Sept. 12, 2008 was supposed to be a joyous day for the Rivera family. Kasie was a patient at Darnall Army Medical Center in Fort Hood, Texas, expecting the healthy birth of her son, Haiden. Tragically, things went wrong and Haiden suffered serious birth injuries.
Bedsores, also known as pressure sores or decubitus ulcers, commonly victimize prematurely-born infants during their stay in neonatal intensive care units (NICUs). Medical research has revealed that as many as 25 percent of infants born preterm will suffer pressure sores during hospitalization. That is why the results of a new study are encouraging to parents of babies born preterm.
Birth asphyxia is a potentially deadly complication that happens when an infant isn't receiving a sufficient amount of oxygen before, during or immediately after birth. Because birth asphyxia may cause severe neurological injuries such as cerebral palsy, it's important for hospital staff to carefully monitor an infant's oxygen levels and act swiftly when a problem arises.
Cerebral palsy often impacts a child's speech, making words slur or lack enunciation. A speech problem can be just as troubling as a child's movement difficulties, so scientists at a Scotland university are about to begin a three-year study that will closely examine the speech patterns of children with cerebral palsy.
Postpartum hemorrhage is one of the leading causes of fatal birth trauma in the United States. For that reason, scientists have made efforts to decrease it and save lives. A new study from the British Medical Journal provides valuable insight into one of the common causes of postpartum hemorrhage: Antidepressant use during pregnancy.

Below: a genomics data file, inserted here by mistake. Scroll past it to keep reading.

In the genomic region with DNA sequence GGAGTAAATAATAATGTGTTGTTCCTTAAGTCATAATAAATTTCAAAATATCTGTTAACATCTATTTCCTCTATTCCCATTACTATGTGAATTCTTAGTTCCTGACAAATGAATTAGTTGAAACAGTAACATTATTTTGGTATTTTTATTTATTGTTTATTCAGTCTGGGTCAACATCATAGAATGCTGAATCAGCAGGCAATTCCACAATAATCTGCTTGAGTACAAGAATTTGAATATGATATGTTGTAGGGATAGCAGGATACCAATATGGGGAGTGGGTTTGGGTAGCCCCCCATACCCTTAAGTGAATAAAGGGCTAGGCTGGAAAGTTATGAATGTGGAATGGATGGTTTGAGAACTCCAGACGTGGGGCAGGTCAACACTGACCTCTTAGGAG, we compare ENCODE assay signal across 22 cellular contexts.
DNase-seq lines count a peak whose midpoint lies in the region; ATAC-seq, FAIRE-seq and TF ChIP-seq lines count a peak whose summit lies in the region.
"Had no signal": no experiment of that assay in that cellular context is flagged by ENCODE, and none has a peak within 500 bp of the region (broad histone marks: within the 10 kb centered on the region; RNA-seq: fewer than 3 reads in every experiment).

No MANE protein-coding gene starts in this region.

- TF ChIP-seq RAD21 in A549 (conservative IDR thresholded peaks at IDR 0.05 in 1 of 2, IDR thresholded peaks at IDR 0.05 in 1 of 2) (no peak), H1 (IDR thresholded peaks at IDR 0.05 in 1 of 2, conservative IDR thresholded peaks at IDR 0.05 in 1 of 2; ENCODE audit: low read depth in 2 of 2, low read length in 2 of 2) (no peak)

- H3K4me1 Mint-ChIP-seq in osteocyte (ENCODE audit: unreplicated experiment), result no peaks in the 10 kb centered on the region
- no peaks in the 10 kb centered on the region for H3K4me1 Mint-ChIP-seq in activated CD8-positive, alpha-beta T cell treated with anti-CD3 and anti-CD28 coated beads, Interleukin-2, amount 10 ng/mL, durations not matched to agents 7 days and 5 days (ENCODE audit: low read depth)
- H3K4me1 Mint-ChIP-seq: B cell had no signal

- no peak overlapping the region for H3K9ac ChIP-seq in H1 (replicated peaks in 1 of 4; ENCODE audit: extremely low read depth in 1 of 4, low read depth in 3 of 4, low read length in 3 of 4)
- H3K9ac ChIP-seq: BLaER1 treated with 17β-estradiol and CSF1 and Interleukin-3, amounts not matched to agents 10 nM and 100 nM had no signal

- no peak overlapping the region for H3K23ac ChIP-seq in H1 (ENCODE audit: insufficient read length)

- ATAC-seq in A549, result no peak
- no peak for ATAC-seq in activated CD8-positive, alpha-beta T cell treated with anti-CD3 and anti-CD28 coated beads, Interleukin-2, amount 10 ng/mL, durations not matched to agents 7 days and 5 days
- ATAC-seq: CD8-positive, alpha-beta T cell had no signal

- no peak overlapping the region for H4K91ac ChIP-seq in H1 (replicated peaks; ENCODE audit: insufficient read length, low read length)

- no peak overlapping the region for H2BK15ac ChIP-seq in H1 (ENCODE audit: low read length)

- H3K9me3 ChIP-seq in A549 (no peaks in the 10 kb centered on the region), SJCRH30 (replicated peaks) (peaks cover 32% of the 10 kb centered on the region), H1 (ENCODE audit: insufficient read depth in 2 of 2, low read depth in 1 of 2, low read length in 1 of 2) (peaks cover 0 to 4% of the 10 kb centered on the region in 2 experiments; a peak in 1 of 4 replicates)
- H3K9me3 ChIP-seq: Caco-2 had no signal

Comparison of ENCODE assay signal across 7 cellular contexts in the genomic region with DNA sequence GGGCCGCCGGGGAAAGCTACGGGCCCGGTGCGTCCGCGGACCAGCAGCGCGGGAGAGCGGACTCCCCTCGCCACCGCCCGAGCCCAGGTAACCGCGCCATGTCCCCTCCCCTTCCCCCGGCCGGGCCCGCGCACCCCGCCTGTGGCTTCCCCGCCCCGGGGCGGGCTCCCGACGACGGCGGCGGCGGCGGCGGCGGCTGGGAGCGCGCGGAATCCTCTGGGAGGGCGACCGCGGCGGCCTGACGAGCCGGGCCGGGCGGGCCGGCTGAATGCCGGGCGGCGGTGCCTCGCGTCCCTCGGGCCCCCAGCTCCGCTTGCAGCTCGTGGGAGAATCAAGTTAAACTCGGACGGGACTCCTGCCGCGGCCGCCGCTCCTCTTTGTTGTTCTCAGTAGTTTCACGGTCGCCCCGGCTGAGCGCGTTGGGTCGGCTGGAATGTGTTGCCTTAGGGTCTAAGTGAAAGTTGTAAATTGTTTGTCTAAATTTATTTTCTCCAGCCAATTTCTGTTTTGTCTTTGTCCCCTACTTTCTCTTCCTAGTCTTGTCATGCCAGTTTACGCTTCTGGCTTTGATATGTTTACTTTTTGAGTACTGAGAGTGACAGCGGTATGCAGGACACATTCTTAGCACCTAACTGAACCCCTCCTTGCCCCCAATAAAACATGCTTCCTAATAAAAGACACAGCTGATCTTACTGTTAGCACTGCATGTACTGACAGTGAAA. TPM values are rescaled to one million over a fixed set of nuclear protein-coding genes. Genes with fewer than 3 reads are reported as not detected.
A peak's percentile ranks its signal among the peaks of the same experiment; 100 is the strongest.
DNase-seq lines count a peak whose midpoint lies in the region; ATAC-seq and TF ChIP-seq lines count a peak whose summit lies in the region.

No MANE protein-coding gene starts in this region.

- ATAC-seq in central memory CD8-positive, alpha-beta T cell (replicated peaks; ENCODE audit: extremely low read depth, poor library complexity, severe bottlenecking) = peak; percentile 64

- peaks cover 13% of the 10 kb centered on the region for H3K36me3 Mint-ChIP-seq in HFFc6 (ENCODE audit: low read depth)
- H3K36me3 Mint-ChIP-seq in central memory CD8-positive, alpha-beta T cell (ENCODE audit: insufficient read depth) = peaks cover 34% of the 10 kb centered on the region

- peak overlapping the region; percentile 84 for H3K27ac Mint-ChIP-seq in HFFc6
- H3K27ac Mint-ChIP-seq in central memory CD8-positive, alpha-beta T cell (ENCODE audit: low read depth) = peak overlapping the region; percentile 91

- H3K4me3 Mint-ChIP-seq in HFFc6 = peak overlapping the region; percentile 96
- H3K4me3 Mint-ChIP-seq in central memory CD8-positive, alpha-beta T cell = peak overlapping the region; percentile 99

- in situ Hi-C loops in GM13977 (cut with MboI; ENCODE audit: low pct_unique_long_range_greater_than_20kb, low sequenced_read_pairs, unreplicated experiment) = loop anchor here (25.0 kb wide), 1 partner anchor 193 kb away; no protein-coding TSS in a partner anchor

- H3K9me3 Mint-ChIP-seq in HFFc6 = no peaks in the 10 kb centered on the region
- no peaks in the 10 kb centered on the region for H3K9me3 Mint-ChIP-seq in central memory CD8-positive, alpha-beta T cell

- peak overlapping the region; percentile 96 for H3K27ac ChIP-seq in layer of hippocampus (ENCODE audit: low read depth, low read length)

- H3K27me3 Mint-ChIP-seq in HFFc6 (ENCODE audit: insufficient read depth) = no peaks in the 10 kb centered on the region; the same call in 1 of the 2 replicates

Brian J. McKeen, managing partner and founder of McKeen & Associates, P.C., was recently selected for the Dan Cullan Memorial Award. The prestigious honor was bestowed upon McKeen for his lifetime dedication to advocacy, especially in the area of birth trauma and brain injury. Please read more about this tremendous honor here.
An unconscionable study risked the lives and health of more than 1,300 babies without their parents' knowledge. The trial, known as the SUPPORT study, provided varying levels of oxygen to prematurely born infants and measured the effects. The government-funded study spanned five years and involved 23 hospitals across the nation, including Wayne State University.
The medical community knows that concussions aren't good for the brain, but there has been disagreement about whether an isolated concussion can cause long-lasting brain damage. The answer is yes, according to researchers from the New York University Longone School of Medicine. The medical study found that patients' brains still displayed significant damage one year after enduring a single concussion.
An international coalition of disability advocacy organizations came together to host the "Change My World in 1 minute" contest to benefit those with cerebral palsy (CP). The contest called for people to submit ideas for new products that could benefit CP patients. Nearly 500 ideas were received and thousands of people voted for their favorite.
A California family insists American Airlines discriminated against it when the airline wouldn't allow a disabled boy to board its plane. The family was trying to fly from New Jersey to California and decided to upgrade two of its three tickets to first class. However, at the gate they were prevented from boarding.